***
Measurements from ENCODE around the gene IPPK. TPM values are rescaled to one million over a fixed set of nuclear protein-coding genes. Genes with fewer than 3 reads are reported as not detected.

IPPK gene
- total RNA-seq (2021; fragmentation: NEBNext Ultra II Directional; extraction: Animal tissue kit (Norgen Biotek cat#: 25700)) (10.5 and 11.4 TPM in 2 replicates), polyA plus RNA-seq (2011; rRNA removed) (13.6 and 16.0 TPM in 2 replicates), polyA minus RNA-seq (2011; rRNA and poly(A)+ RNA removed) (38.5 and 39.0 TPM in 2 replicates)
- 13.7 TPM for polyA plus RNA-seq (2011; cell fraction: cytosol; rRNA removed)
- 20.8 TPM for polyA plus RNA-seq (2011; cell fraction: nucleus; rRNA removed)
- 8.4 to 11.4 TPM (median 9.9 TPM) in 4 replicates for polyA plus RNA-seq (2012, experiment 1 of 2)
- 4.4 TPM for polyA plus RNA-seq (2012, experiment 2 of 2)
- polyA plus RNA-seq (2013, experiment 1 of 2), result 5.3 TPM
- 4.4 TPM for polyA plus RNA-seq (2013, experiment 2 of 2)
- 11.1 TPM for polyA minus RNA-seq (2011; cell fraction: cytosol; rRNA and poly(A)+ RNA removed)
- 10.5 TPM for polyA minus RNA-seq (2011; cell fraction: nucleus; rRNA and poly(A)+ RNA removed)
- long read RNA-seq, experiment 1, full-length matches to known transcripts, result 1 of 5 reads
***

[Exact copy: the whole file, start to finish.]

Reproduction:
Measurements from ENCODE around the gene IPPK. TPM values are rescaled to one million over a fixed set of nuclear protein-coding genes. Genes with fewer than 3 reads are reported as not detected.

IPPK gene
- total RNA-seq (2021; fragmentation: NEBNext Ultra II Directional; extraction: Animal tissue kit (Norgen Biotek cat#: 25700)) (10.5 and 11.4 TPM in 2 replicates), polyA plus RNA-seq (2011; rRNA removed) (13.6 and 16.0 TPM in 2 replicates), polyA minus RNA-seq (2011; rRNA and poly(A)+ RNA removed) (38.5 and 39.0 TPM in 2 replicates)
- 13.7 TPM for polyA plus RNA-seq (2011; cell fraction: cytosol; rRNA removed)
- 20.8 TPM for polyA plus RNA-seq (2011; cell fraction: nucleus; rRNA removed)
- 8.4 to 11.4 TPM (median 9.9 TPM) in 4 replicates for polyA plus RNA-seq (2012, experiment 1 of 2)
- 4.4 TPM for polyA plus RNA-seq (2012, experiment 2 of 2)
- polyA plus RNA-seq (2013, experiment 1 of 2), result 5.3 TPM
- 4.4 TPM for polyA plus RNA-seq (2013, experiment 2 of 2)
- 11.1 TPM for polyA minus RNA-seq (2011; cell fraction: cytosol; rRNA and poly(A)+ RNA removed)
- 10.5 TPM for polyA minus RNA-seq (2011; cell fraction: nucleus; rRNA and poly(A)+ RNA removed)
- long read RNA-seq, experiment 1, full-length matches to known transcripts, result 1 of 5 reads